Friday, 22 March 2013

After They Were Famous: The Secret Lives of the World Cup Mascots

World Cups come and go, some leaving behind a raft of fond memories and a lasting legacy for the host nation...others merely leave behind white elephant stadia and an increased national debt!

But what becomes of the World Cup Mascots? Their moment in the spotlight burns brightly, but is over quicker than a Girls Aloud reunion tour.

Chris & Rich asked this question and after some exhaustive research, invite you to take a look at the fates of some of those forgotten icons...and find that life after a World Cup rarely fits in with FIFA's family vision...

World Cup Willie (1966, England)

William Lion, as he was known before joining Equity, took on his first major acting role as the logo that appeared on UK-farmed eggs in the 1950’s. Annoyed by the continual battering of thousands of spoons across the country, Willie searched the small ads for a new job and eventually replied to an advert placed by the FA for a new football tournament mascot. With his only opposition being a humanised sparrow holding a football and a bulldog with a limp, Willie easily won the public vote.

After the triumph of a home victory for England at the 1966 World Cup, the excitement and interest in football slowly started to diminish, as did their hunger for World Cup Willie. The lion that had carried the hopes and earned the affection of the English fans was now yesterday’s man and there no longer seemed to be a part for him to play.

Willie 'scores'
Willie found the lack of adulation and attention difficult to cope with once the 1966 World Cup finished and he developed a strong dependency on anti-depressants. Having recovered with the help of other leonine friends, he became the figurehead and later the bouncer of an East London nightclub run by Derek and Dennis Crim, the notorious underworld heavies. Things went well until an unfortunate ‘misunderstanding’ led to Willie losing one of his paws and he vanished from the public gaze for over three decades.

Despite receiving many offers including an understudy role for the titles of MGM and an international ambassador for Peugeot, he finally re-emerged in Costa Rica in the 1990’s where he started the now famous 'Sweet Willie' sugar cane plantation. Now aged 71, Willie makes few public appearances and prefers not to talk about his time in the World Cup spotlight.

Tip and Tap (1974, West Germany)

Born Hans and Harald Topp, the cheeky pairing were twins despite Harald being a year older than Hans.Their early lives were not always happy and they both struggled at school, failing to earn any academic qualifications of note. Despite this, they applied for stage school and appeared together in a number of minor roles in children’s TV including ‘Grange Hügel’ and ‘Die Rote Hand Gang’.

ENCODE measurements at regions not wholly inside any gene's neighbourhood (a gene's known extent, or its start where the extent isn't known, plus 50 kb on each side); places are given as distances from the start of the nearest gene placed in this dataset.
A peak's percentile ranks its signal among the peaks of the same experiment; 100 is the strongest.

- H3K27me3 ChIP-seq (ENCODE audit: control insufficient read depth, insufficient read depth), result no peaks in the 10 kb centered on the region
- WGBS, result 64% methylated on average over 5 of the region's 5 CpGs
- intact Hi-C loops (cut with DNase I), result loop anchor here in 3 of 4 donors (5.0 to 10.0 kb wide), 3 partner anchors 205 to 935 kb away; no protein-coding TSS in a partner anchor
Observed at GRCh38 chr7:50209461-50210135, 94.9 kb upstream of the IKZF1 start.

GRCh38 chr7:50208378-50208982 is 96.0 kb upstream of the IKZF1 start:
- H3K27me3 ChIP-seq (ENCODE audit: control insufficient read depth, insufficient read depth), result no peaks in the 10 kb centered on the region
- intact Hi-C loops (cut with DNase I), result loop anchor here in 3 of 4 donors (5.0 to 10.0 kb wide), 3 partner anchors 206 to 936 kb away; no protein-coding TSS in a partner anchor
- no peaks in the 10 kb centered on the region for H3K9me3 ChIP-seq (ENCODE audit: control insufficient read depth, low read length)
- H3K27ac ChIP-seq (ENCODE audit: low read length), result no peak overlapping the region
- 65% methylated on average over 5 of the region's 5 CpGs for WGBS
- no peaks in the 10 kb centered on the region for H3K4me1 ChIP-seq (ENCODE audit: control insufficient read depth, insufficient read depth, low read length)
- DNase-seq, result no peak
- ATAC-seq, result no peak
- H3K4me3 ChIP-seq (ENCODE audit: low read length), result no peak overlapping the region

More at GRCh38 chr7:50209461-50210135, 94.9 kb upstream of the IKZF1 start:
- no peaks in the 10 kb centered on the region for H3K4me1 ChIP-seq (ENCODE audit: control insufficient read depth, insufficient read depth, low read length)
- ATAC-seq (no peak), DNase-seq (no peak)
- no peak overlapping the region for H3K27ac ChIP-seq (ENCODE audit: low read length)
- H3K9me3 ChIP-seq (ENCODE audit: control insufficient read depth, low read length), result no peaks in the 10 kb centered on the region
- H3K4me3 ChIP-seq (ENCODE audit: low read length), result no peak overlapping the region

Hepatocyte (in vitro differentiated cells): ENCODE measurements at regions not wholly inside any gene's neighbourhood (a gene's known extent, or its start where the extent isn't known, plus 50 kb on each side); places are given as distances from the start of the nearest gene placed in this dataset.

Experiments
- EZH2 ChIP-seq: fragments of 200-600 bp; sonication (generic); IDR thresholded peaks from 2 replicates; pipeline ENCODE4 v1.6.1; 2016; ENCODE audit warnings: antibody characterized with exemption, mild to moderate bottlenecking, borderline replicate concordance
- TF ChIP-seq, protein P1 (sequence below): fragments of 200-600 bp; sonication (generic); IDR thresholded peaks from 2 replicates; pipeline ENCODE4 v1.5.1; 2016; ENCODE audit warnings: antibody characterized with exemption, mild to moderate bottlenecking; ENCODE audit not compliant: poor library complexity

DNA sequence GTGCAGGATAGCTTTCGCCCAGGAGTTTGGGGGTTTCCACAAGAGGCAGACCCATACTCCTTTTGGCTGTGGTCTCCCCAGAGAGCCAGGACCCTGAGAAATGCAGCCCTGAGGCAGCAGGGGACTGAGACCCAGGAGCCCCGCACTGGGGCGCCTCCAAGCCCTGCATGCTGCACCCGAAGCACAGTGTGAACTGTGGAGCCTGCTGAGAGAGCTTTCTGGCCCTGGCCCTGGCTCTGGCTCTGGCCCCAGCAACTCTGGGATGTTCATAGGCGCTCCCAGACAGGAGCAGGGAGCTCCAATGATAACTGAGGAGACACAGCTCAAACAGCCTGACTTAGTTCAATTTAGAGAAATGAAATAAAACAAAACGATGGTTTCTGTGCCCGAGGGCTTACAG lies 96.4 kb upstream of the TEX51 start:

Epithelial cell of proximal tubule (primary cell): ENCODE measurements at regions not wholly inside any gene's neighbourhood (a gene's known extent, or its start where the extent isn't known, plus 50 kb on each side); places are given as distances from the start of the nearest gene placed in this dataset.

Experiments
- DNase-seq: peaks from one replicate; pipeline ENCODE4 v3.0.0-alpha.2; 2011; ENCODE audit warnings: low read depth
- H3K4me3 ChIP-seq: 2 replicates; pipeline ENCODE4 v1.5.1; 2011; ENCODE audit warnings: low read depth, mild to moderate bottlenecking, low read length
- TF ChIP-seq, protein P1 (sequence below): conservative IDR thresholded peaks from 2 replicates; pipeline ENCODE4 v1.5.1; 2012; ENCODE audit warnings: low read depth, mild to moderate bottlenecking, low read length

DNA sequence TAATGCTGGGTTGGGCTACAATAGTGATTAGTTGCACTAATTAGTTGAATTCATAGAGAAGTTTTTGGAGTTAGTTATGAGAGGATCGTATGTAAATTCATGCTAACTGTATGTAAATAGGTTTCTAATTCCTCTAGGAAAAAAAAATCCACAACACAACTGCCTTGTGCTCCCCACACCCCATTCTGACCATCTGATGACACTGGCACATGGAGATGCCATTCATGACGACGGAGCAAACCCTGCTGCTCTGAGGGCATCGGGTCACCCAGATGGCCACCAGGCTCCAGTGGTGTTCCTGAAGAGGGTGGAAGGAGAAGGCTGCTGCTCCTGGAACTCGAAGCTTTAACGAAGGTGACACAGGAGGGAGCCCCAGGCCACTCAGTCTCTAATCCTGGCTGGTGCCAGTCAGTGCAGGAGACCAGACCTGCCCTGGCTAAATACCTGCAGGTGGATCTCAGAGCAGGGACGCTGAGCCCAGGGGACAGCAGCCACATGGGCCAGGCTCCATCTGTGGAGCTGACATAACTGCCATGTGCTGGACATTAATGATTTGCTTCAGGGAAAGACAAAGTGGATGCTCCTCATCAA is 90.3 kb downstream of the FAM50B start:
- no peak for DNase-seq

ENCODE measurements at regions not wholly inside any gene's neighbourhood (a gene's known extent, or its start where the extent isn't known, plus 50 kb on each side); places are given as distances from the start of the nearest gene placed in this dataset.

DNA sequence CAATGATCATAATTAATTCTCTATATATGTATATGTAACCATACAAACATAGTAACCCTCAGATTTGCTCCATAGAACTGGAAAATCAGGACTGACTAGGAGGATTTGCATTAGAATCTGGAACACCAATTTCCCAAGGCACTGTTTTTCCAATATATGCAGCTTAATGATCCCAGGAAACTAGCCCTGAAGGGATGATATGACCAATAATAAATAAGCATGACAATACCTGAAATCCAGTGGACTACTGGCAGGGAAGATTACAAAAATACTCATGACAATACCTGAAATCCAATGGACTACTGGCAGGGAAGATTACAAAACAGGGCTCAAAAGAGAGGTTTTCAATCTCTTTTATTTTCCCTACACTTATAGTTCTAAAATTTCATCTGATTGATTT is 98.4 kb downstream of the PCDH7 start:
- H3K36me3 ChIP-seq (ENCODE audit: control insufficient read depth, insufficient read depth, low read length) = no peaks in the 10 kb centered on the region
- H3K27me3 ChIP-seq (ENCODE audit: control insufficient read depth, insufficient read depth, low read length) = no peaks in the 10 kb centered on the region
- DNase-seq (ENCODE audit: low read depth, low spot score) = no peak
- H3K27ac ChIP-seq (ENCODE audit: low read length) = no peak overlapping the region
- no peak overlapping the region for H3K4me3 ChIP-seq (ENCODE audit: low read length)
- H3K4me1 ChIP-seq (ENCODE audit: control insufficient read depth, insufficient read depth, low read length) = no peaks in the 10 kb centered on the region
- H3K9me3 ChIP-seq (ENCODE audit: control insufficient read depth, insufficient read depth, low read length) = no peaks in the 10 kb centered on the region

By the start of 1974, there were few people in West Germany that weren’t getting caught up in the excitement ahead of that summer’s World Cup. The DFB were looking for a pair of young boys in their late-teens to act as mascots and Hans and Harald were deemed ideal for the role, but who ever heard of mascots called ‘Hans and Harald’? The solution was to brand them with new names that would come across as wacky and ‘of their time’, even if they would be dated before the tournament was over. Overnight they became ‘Tip and Tap.’

Throughout the competition they received huge acclaim across West Germany for their role in promoting WM’74. Afterwards, they were quickly snapped up by a TV company in their home country and presented many top mainstream shows including ‘Die Tip and Tap Show’, a comedy programme featuring skits and sketches performed in a style that would become popular to fans of Ant and Dec.

Sadly their light was not to burn brightly for much longer. Their corny delivery and old-fashioned schtick fell out of favour with audiences during the 1980’s, and off-the-screen tensions caused them to part with their agent of 14 years, Freddie Fuchs, in 1986.

Though they returned to prominence after appearing in a 1990 TV commercial for Kaffee Hit! (both improbably dressed as giant coffee cups), they ultimately failed to return to the heady days of 1974 when they were seen by a worldwide audience of 250 million. They now sell cheap kitchen utensils on the German TV station QWC.


Naranjito (1982, Spain)









Oh dear...







Pique (1986, Mexico)